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Here is how strtol has to be declared according to § 7.22.1.4 from C11 (n1570):

#include <stdlib.h>

long int strtol (const char *restrict nptr,
                 char **restrict endptr,
                 int base);

As far as I know, the restrict keyword means that the object referenced by the lvalue *nptr will be accessed only with it or a value directly derived from it.

However, a lot of programmers, and even experienced ones, use strtol in the following way:

#include <stdlib.h>

strtol (p, &p, 10);

In that case, **endptr == **&p == *p == *nptr, and the behavior is undefined. Is it right?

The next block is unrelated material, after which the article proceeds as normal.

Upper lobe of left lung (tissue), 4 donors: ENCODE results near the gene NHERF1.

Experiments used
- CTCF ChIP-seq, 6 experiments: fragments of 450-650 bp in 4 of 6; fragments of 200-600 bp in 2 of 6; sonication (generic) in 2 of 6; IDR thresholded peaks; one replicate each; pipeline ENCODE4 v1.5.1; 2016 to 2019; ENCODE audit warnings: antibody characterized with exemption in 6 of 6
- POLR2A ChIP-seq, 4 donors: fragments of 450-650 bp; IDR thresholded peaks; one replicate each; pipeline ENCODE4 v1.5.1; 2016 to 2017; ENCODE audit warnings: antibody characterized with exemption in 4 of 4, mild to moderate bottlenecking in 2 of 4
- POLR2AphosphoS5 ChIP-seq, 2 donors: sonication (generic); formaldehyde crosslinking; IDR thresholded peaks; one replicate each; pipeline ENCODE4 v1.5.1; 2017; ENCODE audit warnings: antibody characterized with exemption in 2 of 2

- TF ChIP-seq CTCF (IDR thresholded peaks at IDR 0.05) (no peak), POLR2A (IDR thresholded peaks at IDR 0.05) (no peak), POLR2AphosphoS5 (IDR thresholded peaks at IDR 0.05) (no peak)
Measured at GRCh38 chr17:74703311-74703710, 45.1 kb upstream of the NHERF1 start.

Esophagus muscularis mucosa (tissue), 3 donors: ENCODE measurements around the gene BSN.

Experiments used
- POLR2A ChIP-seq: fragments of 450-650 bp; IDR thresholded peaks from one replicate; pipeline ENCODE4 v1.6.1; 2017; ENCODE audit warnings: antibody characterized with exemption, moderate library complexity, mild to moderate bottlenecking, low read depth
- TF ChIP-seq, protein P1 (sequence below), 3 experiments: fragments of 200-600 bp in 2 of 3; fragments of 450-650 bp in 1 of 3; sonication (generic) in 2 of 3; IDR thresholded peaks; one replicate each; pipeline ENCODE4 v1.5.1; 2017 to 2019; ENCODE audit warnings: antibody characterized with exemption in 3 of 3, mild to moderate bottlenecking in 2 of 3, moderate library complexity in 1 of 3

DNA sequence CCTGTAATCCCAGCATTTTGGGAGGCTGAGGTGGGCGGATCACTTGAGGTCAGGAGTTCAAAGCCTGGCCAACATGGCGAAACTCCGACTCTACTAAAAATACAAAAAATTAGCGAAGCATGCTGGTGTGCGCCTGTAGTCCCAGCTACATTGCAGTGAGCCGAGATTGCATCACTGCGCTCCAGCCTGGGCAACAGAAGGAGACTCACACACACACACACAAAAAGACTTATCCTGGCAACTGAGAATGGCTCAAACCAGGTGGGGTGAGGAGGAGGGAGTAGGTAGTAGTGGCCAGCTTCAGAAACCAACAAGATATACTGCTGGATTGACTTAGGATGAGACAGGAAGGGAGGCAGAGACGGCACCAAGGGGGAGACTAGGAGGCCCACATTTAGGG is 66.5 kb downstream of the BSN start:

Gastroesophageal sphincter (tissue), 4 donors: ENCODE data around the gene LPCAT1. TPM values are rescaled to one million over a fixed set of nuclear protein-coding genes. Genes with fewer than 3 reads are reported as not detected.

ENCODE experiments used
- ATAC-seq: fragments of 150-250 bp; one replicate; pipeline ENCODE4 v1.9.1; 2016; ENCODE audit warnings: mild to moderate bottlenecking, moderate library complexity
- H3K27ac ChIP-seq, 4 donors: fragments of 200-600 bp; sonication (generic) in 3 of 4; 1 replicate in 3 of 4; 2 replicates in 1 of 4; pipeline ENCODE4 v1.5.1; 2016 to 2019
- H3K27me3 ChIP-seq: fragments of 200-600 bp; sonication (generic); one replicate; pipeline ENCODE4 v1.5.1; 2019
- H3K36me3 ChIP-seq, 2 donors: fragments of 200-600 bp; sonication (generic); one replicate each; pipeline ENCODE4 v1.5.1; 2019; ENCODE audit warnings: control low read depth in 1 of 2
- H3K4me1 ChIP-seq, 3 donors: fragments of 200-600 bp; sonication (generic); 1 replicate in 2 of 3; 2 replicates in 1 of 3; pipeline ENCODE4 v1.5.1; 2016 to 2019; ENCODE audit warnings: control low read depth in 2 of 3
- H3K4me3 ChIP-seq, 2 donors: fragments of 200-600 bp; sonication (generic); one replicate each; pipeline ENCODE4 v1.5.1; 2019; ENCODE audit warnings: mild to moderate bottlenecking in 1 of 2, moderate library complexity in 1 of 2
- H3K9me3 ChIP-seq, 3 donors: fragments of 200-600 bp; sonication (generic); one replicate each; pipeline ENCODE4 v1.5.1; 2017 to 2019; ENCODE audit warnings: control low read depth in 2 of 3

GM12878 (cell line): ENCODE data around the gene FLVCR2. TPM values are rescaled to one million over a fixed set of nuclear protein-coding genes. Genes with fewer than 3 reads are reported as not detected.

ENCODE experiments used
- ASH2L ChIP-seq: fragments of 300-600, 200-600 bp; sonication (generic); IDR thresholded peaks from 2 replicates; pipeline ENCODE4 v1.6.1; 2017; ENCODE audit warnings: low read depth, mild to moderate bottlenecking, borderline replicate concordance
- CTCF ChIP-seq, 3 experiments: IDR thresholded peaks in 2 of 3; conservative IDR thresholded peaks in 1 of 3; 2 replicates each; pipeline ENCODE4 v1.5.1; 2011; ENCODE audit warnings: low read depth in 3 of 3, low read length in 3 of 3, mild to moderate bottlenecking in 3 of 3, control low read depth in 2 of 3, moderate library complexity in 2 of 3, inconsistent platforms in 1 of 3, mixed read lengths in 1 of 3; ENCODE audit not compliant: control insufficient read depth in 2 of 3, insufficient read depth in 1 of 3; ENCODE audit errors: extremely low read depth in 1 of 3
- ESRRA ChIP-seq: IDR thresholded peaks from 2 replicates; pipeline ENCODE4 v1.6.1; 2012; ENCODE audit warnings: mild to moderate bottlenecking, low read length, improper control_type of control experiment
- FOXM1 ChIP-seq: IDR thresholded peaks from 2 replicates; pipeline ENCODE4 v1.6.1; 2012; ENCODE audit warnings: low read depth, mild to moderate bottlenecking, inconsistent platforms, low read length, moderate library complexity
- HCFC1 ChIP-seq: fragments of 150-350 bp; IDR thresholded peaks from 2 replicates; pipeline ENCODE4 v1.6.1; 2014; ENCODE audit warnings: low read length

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A while ago I wrote a blog post on the topic that restrict is frustrating as an element of specification because it implicitly refers to the implementation. If a strtol() implementation accesses both **endptr and *nptr then it is undefined to pass p and &p to it. If it doesn't, then it is not undefined to pass these arguments. The specification implied by restrict only makes sense with respect to the very implementation that should be hidden by the specification. blog.frama-c.com/index.php?post/2012/08/02/restrict-not-modular –  Pascal Cuoq Feb 14 '13 at 18:10

1 Answer 1

up vote 7 down vote accepted

No. Nothing is accessed via **endptr in strtol. Only *endptr, a completely separate object, is accessed.

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